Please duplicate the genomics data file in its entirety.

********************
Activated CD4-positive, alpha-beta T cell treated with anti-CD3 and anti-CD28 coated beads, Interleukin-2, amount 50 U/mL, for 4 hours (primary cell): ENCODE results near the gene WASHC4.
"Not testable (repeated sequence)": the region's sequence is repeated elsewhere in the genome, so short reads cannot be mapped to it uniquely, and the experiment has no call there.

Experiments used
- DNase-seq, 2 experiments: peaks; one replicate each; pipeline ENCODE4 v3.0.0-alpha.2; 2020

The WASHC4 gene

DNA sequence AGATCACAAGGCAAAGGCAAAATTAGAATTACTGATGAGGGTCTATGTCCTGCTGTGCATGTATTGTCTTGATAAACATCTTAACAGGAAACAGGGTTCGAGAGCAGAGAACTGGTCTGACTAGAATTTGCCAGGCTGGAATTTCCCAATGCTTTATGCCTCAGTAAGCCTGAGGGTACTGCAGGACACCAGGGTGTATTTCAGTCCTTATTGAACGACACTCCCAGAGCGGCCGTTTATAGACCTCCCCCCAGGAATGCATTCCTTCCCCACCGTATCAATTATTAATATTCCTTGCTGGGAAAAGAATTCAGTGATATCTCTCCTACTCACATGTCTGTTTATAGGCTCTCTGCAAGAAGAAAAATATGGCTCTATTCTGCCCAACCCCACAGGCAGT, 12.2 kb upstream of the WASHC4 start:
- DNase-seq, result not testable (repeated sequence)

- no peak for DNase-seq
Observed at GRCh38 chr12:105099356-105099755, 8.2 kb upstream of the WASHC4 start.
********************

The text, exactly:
Activated CD4-positive, alpha-beta T cell treated with anti-CD3 and anti-CD28 coated beads, Interleukin-2, amount 50 U/mL, for 4 hours (primary cell): ENCODE results near the gene WASHC4.
"Not testable (repeated sequence)": the region's sequence is repeated elsewhere in the genome, so short reads cannot be mapped to it uniquely, and the experiment has no call there.

Experiments used
- DNase-seq, 2 experiments: peaks; one replicate each; pipeline ENCODE4 v3.0.0-alpha.2; 2020

The WASHC4 gene

DNA sequence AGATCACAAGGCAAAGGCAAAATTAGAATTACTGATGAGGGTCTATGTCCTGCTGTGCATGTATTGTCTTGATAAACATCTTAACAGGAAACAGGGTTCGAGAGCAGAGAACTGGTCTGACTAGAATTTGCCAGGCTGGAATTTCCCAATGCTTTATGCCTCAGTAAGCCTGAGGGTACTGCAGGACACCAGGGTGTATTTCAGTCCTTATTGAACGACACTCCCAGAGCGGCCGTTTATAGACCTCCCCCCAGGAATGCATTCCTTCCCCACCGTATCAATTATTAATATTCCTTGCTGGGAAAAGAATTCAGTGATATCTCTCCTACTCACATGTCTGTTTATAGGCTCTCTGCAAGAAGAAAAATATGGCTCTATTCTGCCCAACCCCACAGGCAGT, 12.2 kb upstream of the WASHC4 start:
- DNase-seq, result not testable (repeated sequence)

- no peak for DNase-seq
Observed at GRCh38 chr12:105099356-105099755, 8.2 kb upstream of the WASHC4 start.